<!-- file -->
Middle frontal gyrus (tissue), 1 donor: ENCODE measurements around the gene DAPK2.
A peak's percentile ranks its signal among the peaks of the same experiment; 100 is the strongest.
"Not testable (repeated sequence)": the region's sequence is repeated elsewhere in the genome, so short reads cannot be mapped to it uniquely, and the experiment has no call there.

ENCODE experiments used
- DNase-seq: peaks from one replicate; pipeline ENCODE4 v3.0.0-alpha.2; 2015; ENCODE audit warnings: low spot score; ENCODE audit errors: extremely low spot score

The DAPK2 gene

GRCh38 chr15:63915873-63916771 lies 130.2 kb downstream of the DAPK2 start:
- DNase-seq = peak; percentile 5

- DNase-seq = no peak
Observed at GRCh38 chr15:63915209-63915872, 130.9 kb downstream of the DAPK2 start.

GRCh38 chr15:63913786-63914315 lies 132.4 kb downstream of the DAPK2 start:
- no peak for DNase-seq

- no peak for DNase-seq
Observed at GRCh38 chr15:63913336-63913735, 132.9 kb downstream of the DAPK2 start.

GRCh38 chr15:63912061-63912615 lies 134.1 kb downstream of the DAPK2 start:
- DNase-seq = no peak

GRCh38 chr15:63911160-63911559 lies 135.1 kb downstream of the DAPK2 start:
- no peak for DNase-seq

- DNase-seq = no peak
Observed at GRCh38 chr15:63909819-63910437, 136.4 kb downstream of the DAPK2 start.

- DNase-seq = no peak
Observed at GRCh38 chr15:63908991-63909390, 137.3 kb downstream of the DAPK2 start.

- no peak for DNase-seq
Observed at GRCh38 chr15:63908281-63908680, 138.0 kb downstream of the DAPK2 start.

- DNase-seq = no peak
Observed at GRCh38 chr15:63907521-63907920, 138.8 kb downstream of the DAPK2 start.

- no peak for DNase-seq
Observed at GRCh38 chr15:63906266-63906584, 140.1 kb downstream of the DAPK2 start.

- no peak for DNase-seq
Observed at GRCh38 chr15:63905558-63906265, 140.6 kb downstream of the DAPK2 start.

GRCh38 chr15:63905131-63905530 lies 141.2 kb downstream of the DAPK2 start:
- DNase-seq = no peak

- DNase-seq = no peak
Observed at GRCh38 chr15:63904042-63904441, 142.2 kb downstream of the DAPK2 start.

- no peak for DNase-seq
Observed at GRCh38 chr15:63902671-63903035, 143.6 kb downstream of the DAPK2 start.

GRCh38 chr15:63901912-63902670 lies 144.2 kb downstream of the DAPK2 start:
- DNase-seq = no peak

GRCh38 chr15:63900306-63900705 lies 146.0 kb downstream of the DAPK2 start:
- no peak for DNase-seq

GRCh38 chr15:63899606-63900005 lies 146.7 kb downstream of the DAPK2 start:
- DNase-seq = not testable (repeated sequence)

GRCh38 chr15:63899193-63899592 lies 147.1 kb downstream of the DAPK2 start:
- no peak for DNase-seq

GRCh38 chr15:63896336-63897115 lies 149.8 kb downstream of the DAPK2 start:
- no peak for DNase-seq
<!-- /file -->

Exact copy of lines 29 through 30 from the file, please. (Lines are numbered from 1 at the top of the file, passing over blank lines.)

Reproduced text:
- no peak for DNase-seq
Observed at GRCh38 chr15:63905558-63906265, 140.6 kb downstream of the DAPK2 start.